March 13 - Ireland takes a big step towards meeting long-term funding targets as part of its EU/IMF bailout agreed to in 2010, but are current yields on its long term debt justified? Joel Flynn reports.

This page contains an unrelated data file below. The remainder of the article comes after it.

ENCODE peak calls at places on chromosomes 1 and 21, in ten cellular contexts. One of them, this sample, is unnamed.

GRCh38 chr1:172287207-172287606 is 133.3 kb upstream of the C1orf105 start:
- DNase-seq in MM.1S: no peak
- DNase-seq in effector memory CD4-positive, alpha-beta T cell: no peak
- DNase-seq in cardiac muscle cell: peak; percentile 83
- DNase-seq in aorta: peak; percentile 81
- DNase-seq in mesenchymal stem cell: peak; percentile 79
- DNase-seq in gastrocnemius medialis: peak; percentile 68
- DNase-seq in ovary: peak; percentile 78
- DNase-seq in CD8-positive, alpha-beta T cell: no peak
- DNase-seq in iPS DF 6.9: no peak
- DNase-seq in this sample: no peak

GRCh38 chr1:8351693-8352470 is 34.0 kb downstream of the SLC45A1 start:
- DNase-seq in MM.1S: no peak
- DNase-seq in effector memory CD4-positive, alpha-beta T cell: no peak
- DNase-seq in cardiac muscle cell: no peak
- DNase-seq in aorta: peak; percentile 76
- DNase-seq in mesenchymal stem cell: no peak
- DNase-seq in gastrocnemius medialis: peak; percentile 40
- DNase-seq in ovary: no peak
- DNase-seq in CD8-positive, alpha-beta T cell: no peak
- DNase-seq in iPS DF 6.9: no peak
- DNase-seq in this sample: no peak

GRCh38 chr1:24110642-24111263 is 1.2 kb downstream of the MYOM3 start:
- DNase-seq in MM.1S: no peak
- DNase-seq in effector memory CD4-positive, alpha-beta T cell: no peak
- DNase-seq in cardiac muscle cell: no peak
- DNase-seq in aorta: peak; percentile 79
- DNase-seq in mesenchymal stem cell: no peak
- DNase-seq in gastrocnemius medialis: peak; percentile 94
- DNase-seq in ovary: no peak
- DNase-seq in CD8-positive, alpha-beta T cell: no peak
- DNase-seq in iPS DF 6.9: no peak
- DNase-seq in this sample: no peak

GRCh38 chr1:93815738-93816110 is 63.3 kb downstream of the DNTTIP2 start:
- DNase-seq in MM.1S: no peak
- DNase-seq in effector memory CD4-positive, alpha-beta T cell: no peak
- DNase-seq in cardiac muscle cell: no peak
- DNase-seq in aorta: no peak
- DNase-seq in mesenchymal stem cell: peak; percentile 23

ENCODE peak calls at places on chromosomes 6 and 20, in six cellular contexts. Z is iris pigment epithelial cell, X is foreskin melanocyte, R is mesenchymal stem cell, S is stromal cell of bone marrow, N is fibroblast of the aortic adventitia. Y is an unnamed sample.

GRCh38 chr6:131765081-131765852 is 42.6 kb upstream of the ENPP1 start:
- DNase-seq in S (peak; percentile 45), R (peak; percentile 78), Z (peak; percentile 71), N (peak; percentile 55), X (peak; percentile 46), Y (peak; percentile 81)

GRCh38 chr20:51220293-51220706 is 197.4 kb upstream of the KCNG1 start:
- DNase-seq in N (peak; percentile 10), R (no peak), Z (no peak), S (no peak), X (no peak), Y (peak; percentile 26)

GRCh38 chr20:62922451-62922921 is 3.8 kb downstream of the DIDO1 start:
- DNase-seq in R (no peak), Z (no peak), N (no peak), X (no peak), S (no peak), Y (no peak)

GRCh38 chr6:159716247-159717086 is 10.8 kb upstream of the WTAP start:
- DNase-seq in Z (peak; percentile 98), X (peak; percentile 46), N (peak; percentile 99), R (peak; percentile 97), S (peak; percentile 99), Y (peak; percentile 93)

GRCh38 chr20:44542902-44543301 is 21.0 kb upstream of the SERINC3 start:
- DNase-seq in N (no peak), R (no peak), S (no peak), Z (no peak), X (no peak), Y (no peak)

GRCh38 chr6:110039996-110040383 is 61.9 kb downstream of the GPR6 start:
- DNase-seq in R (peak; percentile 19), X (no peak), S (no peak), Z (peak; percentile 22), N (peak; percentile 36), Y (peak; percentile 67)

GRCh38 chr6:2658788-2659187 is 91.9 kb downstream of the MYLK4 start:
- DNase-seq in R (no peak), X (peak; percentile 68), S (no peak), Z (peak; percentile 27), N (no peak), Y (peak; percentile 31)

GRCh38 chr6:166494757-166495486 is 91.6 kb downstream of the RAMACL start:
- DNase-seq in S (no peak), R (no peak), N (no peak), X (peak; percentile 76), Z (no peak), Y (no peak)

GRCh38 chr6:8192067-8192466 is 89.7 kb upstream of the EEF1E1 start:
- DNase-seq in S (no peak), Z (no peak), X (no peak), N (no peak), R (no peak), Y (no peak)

Good news for Ireland. The euro zone country has taken a big step towards exiting it's EU/IMF bailout. It's sold 5 billion euros of benchmark 10-year bonds in the first issue of long term debt since it was locked out of markets in 2010. The deal means Ireland has now raised most of its long-term funding targets for 2013. But Rabobank's Lyn Graham-Taylor says there's still a long way to go. SOUNDBITE: Rabobank Fixed Income Analyst, Lyn Graham-Taylor, saying (English): "From a sort of liquidity-driven perspective, people quite like the Irish credit. They look through the weaknesses and see it's an open export-driven economy, and they like that. And the fact obviously quite a significant pickup over the core. But we still see it as a yield convergence of the wrong kind. And Ireland, for example, its debt is still expected to reach I think nearly 123% of GDP this year. So I think these are yields that aren't justified on a fundamental basis." Ireland was bailed out in 2010 after a property and banking crisis. But since then it's hit every bailout target, and euro zone leaders are holding it up as a success story. Ireland's 10-year bond currently has a yield of just under 3.7 percent -- compared to 15 percent just two years ago. And Irish debt now attracts yields lower than Spain and Italy . A few years ago the luck o' the Irish seemed to have run out. Now it seems to firmly be back.